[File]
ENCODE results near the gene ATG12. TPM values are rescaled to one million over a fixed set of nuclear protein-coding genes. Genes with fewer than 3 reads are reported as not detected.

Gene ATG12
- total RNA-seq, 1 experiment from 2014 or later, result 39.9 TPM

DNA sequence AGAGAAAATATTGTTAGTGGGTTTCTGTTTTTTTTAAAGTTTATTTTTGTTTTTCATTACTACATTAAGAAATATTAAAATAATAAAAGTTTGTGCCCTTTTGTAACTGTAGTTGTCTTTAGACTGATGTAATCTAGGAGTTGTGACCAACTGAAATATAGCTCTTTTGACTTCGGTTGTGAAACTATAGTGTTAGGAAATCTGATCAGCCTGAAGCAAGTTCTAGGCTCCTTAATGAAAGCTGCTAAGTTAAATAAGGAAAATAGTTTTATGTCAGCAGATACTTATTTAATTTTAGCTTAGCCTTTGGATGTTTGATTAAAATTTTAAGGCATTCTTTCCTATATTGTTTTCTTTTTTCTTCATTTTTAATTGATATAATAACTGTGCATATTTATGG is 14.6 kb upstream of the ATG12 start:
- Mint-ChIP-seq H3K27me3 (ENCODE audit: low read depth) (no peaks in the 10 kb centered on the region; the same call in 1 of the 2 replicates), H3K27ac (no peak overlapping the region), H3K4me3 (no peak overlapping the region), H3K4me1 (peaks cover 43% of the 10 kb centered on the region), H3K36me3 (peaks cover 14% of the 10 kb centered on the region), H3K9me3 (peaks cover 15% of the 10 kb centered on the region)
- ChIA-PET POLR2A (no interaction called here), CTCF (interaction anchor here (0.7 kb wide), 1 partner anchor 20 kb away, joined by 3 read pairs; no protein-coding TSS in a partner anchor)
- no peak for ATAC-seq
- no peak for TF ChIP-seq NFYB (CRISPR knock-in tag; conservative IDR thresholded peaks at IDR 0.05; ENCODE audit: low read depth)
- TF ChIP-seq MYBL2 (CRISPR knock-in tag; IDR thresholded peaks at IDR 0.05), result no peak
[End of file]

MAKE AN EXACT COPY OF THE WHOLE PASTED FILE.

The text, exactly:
ENCODE results near the gene ATG12. TPM values are rescaled to one million over a fixed set of nuclear protein-coding genes. Genes with fewer than 3 reads are reported as not detected.

Gene ATG12
- total RNA-seq, 1 experiment from 2014 or later, result 39.9 TPM

DNA sequence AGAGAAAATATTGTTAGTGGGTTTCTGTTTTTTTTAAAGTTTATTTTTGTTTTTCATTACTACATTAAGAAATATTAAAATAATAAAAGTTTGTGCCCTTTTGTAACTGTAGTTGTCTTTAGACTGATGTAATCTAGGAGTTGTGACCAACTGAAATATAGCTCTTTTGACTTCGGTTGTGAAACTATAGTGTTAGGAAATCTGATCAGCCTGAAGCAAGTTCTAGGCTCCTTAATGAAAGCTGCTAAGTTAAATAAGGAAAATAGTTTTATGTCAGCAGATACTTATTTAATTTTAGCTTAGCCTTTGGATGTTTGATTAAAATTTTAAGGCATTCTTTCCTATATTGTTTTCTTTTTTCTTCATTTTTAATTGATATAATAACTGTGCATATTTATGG is 14.6 kb upstream of the ATG12 start:
- Mint-ChIP-seq H3K27me3 (ENCODE audit: low read depth) (no peaks in the 10 kb centered on the region; the same call in 1 of the 2 replicates), H3K27ac (no peak overlapping the region), H3K4me3 (no peak overlapping the region), H3K4me1 (peaks cover 43% of the 10 kb centered on the region), H3K36me3 (peaks cover 14% of the 10 kb centered on the region), H3K9me3 (peaks cover 15% of the 10 kb centered on the region)
- ChIA-PET POLR2A (no interaction called here), CTCF (interaction anchor here (0.7 kb wide), 1 partner anchor 20 kb away, joined by 3 read pairs; no protein-coding TSS in a partner anchor)
- no peak for ATAC-seq
- no peak for TF ChIP-seq NFYB (CRISPR knock-in tag; conservative IDR thresholded peaks at IDR 0.05; ENCODE audit: low read depth)
- TF ChIP-seq MYBL2 (CRISPR knock-in tag; IDR thresholded peaks at IDR 0.05), result no peak